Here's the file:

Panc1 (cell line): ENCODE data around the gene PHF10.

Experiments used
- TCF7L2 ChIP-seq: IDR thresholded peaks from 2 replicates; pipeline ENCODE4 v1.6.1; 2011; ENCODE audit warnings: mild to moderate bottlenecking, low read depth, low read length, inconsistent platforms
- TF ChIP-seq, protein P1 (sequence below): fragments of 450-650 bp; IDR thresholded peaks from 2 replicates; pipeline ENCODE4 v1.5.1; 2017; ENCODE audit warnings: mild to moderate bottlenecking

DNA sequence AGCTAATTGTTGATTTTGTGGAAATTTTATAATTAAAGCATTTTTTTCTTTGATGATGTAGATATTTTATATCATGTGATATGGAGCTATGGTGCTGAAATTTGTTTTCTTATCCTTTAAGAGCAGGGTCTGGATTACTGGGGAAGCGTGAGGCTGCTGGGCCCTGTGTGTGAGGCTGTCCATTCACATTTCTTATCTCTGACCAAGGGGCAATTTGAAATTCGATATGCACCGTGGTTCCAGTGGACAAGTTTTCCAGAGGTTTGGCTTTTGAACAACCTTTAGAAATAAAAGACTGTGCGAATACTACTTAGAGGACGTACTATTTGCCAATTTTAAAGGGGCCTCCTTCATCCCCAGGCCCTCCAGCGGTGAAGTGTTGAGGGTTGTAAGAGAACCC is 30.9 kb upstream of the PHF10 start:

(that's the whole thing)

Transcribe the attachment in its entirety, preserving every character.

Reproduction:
Panc1 (cell line): ENCODE data around the gene PHF10.

Experiments used
- TCF7L2 ChIP-seq: IDR thresholded peaks from 2 replicates; pipeline ENCODE4 v1.6.1; 2011; ENCODE audit warnings: mild to moderate bottlenecking, low read depth, low read length, inconsistent platforms
- TF ChIP-seq, protein P1 (sequence below): fragments of 450-650 bp; IDR thresholded peaks from 2 replicates; pipeline ENCODE4 v1.5.1; 2017; ENCODE audit warnings: mild to moderate bottlenecking

DNA sequence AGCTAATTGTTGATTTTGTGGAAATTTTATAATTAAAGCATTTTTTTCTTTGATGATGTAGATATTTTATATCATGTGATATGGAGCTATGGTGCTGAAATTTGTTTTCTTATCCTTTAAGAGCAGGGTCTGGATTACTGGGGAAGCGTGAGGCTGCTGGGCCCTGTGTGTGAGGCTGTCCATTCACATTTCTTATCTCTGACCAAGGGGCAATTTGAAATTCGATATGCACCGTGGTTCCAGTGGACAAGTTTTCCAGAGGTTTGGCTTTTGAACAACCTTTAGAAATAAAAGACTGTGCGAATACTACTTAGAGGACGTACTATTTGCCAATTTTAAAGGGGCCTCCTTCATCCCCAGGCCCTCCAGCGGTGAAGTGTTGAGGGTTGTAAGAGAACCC is 30.9 kb upstream of the PHF10 start: